Some studies have also shown correlations between upper airway volumes measured by imaging techniques and polysomnographic parameters.1722 Thus, these anatomic findings might imply that surgical success could also be related to upper airway volumes.

The aim of this study is to evaluate the influence of the volume of the excised BOT on the surgical outcome after TORS, and the influence of lymphatic or muscular predominance within the removed tissue.

METHODS

The medical charts of consecutive patients who underwent TORS for OSA at the Otolaryngology Head-Neck Surgery and Stomatology Unit of the Hospital Morgagni-Pierantoni in Forlì, Italy were evaluated retrospectively.

The patients were randomly selected from the dataset including patients with OSA treated surgically from June 2010 to April 2015 at the ENT unit of the Hospital Morgagni-Pierantoni, Forlì, Italy.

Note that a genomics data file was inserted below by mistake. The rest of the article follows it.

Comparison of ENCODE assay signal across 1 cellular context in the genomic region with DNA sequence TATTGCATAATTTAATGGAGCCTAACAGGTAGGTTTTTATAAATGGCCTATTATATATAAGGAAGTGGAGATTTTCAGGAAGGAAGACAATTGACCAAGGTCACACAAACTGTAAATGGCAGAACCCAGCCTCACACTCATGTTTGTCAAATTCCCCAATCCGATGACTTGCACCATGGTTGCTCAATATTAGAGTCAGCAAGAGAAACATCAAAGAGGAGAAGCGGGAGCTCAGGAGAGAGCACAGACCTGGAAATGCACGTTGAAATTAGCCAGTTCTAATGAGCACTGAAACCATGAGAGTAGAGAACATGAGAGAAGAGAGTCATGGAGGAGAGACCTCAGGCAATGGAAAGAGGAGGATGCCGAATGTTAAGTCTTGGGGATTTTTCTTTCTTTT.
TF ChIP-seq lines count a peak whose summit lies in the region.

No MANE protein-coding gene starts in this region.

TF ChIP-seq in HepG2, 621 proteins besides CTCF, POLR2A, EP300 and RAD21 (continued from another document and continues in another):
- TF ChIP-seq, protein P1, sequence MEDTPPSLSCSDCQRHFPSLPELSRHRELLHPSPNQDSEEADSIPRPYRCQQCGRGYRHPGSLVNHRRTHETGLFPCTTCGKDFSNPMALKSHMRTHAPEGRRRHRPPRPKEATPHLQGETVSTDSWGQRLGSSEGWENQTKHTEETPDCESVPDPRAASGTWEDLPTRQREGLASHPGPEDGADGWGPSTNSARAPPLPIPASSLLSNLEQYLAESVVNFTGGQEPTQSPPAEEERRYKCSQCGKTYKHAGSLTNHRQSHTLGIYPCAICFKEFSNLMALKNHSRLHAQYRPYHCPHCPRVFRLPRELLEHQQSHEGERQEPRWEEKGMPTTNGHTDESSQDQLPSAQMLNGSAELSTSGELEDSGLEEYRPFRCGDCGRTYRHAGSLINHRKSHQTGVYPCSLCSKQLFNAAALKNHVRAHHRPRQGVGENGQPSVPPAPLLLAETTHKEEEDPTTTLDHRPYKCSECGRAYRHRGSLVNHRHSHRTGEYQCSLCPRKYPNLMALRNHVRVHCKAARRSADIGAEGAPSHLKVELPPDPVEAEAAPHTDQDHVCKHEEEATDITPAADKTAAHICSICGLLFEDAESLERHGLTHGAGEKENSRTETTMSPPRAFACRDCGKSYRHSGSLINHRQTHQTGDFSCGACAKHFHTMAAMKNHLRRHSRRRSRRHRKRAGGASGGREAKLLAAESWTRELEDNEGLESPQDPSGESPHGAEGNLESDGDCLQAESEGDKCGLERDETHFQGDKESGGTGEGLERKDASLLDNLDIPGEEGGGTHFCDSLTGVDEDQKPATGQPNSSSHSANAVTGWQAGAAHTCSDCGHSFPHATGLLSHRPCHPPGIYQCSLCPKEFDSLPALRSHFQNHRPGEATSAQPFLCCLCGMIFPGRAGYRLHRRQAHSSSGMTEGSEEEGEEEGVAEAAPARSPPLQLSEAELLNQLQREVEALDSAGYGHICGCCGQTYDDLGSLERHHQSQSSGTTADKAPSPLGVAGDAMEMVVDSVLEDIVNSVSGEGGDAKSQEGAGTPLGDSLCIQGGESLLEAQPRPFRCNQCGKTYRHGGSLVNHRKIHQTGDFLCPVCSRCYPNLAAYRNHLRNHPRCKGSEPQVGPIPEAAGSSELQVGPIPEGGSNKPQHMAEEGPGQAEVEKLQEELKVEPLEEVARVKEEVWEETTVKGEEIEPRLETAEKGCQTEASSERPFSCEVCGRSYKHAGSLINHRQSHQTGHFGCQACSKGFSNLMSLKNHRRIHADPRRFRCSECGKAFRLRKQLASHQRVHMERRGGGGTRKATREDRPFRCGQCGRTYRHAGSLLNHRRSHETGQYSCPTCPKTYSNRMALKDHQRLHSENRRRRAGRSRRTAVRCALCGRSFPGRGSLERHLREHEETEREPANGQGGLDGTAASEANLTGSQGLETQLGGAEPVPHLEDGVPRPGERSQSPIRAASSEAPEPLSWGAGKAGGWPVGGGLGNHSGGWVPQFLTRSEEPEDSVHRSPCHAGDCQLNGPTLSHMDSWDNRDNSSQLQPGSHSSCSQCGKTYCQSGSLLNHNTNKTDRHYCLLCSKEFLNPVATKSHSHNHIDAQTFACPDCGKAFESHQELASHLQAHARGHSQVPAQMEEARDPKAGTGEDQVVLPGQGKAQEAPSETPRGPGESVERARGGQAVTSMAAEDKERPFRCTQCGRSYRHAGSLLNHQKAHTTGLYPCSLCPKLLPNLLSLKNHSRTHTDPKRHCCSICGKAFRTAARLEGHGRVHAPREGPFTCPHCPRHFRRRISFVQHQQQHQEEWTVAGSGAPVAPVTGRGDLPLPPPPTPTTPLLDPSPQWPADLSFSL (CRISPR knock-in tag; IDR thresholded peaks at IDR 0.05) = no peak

Patients met inclusion criteria if they were 18 years of age or older, had failed CPAP as a nonsurgical treatment alternative, and had an apnea-hypopnea index (AHI) of 20 events/h or above.

Patients who had undergone prior airway surgery, such as uvulopalatopharyngoplasty or tonsillectomy, were not eligible for the trial. Incomplete or recent cases, with a postoperative polysomnographic evaluation shorter than 1 year, were also excluded.

Preoperative workup included preoperative drug-induced sleep endoscopy. Patients who were found to have significant multilevel collapse at the palatal, lingual, and pharyngeal levels with complete obstruction of the tongue base (lymphatic and nonlymphatic hypertrophy) were included in this study. A total of 51 patients were included in this study.